The effect of test compounds on climbing behaviour was determined using apomorphine-induced climbing behaviour in mice. Animals were grouped randomly containing six animals in each group. The test groups received dose of test compounds (5 mg/kg). The control and standard group received 0.5 % CMC (5 ml/kg) and olanzapine (1 mg/kg), respectively. Climbing behaviour was assessed in the animals by placing them individually in cylindrical wire mesh cage (height 18 cm, diameter 14 cm) 5 min after administration of apomorphine (1.0 mg/kg). The animals were kept in the cage, and observed at the interval of 10, 20, 30 min after the administration of apomorphine. The following score was assigned to an individual animal: 0, when all four paws on the floor; 1, when two paws on the mesh; and 2, when all the four paws on the mesh. The score was summed up for each animal. Data were expressed as percentage of blockage of climbing relative to apomorphine-treated control mice [16,17]. The results are summarized in Table 3.

% Inhibition Selected potent compounds Final selection
Climbinga Head twitchesb Acute toxicityc (LD50) Effective
dosed (ED50)
Therapeutic index (TI)
Stde 85 85 - - -
4ad 65 36 - - -
4b 60 72 1200 94 12.73
4c 65 62 1700 159.9 10.63
4d 70 57 - - -
4e 80 77 797 54.7 14.57
4f 78 45 - - -
4g 63 55 2400 257 9.34
4h 65 57 - - -
4i 64 52 2100 198.2 10.60
4j 62 60 - - -
4k 72 68 1000 79 12.66

Table 3: Pharmacological Evaluation of the Synthesized Compounds

5HTP-induced head twitches:

The head twitches were determined in mice using 5HTP induced head twitches method. Mice were grouped and administered test compounds (5 mg/kg) and control similarly but the standard group received olanzapine (1 mg/kg). The head twitches in mice were counted after 20 min of 5HTP (100 mg/kg) administration at an interval of 5 min and for a period of 1 h [18]. The results are summarized in Table 3.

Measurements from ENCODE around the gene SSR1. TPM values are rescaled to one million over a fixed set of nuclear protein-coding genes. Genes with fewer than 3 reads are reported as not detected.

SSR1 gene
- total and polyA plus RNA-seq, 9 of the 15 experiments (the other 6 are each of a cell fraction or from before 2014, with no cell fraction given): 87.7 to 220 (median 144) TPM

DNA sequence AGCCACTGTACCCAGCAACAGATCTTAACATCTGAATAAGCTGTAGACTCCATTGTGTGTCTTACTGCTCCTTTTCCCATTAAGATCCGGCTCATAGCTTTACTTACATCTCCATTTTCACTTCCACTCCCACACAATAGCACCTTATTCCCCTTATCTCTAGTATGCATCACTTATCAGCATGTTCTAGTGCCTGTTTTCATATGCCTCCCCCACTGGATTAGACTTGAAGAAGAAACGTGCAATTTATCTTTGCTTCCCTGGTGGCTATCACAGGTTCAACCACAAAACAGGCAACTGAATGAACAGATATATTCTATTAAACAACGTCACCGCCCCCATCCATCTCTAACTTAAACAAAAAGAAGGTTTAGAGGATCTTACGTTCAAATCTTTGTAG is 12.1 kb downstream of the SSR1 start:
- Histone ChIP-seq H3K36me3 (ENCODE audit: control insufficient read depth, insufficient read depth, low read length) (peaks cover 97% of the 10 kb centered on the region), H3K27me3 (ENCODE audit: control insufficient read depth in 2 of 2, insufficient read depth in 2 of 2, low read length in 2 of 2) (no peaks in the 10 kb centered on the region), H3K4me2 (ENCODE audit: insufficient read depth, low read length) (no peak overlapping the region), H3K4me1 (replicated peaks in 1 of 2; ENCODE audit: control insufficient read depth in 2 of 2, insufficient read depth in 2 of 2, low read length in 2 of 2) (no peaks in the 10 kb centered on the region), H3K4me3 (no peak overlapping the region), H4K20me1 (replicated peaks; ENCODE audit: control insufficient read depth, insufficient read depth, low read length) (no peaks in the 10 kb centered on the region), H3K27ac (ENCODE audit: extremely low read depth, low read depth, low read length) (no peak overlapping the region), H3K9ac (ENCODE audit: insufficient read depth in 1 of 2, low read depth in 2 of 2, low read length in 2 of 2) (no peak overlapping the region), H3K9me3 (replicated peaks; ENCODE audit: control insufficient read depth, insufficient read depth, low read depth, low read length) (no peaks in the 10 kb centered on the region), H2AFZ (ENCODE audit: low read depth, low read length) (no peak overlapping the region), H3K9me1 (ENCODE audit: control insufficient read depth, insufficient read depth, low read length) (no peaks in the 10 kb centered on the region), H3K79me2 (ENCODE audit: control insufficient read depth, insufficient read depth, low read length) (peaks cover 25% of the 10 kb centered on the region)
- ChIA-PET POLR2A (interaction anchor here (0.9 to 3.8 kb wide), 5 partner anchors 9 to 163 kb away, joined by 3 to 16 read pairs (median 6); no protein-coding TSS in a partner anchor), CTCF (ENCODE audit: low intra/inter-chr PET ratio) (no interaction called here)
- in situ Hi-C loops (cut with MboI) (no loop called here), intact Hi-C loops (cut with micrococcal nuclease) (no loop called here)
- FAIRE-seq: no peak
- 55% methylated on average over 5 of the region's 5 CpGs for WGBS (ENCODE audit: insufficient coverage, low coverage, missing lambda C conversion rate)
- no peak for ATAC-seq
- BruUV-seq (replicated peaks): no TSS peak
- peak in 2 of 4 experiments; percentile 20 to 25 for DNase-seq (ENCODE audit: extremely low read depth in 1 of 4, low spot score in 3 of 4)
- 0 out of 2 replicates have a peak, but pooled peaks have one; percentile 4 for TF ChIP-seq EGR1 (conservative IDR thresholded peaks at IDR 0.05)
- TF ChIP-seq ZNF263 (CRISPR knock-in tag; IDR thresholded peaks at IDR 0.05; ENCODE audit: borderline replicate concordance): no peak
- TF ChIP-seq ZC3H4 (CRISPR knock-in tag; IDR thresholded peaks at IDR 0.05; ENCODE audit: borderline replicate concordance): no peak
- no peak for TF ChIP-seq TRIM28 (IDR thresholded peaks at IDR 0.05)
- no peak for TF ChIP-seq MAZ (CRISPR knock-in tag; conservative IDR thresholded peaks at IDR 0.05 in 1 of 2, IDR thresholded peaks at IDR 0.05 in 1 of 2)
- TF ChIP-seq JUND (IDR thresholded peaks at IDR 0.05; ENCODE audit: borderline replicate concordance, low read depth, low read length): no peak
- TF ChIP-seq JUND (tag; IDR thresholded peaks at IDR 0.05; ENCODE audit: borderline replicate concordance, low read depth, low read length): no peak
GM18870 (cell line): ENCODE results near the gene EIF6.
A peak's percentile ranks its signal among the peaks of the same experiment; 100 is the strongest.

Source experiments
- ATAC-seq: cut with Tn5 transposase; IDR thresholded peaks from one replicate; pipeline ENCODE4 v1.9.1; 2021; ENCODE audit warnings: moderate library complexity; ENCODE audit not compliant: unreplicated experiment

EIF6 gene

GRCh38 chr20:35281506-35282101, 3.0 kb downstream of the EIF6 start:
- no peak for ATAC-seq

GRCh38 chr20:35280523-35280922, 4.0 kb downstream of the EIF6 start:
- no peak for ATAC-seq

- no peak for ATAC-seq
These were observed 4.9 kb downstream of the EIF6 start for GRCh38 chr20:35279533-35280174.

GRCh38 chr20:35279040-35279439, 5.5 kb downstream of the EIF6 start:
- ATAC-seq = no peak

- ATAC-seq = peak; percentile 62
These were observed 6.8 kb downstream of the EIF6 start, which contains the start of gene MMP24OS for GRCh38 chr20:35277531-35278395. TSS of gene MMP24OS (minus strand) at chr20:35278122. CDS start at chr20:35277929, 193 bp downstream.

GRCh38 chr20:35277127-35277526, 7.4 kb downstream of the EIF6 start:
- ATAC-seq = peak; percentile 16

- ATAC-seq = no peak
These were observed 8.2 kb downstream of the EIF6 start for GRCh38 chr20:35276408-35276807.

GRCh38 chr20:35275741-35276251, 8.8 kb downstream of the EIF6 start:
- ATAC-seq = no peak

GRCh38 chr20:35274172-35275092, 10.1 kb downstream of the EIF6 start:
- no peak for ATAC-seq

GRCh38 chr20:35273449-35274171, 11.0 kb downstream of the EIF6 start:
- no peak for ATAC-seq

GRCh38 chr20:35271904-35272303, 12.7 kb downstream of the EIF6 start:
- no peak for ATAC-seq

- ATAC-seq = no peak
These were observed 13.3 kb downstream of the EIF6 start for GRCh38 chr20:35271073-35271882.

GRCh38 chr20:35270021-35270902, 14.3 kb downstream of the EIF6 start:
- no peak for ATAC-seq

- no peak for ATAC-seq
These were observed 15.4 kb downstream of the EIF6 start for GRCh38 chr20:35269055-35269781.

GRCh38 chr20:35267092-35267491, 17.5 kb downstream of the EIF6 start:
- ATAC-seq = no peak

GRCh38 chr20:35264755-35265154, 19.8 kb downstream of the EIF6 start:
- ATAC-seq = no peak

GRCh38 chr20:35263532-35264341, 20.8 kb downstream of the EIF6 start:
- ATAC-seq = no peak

Acute oral toxicity study (up and down method, OECD guideline 425):

The LD50 was calculated using the method of maximum likelihood. This test consists of a single ordered dose progression in which animals are dosed, one at a time, at a minimum of 48-h intervals. The first animal receives a dose a step below the level of the best estimate of the LD50. If the animal survives, the dose for the next animal is increased by (a factor of) 3.2 times of the original dose; if it dies, the dose for the next animal is decreased by a similar dose progression (note: 3.2 is the default factor corresponding to a dose progression of one half log unit). Each animal should be observed carefully for up to 48 h before making a decision on whether and how much to dose the next animal. That decision is based on the 48 h survival pattern of all the animals up to that time. The testing will be completed with only 4 animals after initial reversal in animal outcome [19,20]. The results are summarized in Table 3.

Effective dose (ED50) determination: